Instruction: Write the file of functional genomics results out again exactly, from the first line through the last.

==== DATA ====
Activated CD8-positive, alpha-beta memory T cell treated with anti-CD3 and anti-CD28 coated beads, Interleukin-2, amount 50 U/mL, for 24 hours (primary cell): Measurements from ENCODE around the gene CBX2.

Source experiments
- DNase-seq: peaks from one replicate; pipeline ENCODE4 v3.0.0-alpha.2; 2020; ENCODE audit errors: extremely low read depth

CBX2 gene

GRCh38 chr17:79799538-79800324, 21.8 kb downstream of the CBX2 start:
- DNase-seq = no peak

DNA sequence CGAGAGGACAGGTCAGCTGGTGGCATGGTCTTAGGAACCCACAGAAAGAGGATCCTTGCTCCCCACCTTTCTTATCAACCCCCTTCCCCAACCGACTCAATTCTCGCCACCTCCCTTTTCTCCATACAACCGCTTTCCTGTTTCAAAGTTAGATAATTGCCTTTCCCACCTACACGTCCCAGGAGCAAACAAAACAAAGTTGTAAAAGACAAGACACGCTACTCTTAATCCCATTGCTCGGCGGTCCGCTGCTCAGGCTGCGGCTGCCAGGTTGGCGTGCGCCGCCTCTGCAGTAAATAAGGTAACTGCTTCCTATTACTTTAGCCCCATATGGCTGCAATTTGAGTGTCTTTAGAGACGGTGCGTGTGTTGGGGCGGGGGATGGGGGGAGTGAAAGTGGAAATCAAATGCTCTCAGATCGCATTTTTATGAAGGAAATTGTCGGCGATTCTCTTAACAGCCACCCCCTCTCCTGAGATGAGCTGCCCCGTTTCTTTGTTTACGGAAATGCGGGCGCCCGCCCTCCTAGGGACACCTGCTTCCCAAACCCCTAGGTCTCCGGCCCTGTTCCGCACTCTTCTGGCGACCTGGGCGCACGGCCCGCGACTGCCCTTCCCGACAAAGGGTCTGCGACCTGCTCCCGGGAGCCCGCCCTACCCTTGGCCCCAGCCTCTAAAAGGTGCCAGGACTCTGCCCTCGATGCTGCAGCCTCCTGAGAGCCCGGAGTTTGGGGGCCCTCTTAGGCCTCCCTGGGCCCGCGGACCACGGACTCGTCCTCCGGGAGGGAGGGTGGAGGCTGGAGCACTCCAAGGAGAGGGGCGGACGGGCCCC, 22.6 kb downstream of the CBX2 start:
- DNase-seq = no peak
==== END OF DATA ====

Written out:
Activated CD8-positive, alpha-beta memory T cell treated with anti-CD3 and anti-CD28 coated beads, Interleukin-2, amount 50 U/mL, for 24 hours (primary cell): Measurements from ENCODE around the gene CBX2.

Source experiments
- DNase-seq: peaks from one replicate; pipeline ENCODE4 v3.0.0-alpha.2; 2020; ENCODE audit errors: extremely low read depth

CBX2 gene

GRCh38 chr17:79799538-79800324, 21.8 kb downstream of the CBX2 start:
- DNase-seq = no peak

DNA sequence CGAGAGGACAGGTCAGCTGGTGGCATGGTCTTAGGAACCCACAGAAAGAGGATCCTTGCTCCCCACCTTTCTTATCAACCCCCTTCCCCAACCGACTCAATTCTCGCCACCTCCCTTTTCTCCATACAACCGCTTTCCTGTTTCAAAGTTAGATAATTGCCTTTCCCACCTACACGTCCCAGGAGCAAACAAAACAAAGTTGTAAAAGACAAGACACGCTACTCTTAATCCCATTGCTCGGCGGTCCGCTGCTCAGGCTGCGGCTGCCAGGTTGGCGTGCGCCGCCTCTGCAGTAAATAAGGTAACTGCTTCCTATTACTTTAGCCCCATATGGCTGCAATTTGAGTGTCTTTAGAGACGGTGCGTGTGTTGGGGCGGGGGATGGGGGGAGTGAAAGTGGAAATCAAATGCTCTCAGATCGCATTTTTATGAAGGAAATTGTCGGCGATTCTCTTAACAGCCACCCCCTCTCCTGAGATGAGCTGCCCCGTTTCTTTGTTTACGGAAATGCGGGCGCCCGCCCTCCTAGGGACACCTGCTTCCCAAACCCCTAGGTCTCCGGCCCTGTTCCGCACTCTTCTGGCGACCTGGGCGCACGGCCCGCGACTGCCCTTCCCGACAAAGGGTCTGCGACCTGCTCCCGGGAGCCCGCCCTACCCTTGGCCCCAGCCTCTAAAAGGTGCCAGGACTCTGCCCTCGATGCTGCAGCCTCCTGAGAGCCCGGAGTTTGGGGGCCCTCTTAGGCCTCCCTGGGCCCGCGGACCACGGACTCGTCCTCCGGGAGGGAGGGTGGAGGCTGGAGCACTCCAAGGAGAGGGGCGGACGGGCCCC, 22.6 kb downstream of the CBX2 start:
- DNase-seq = no peak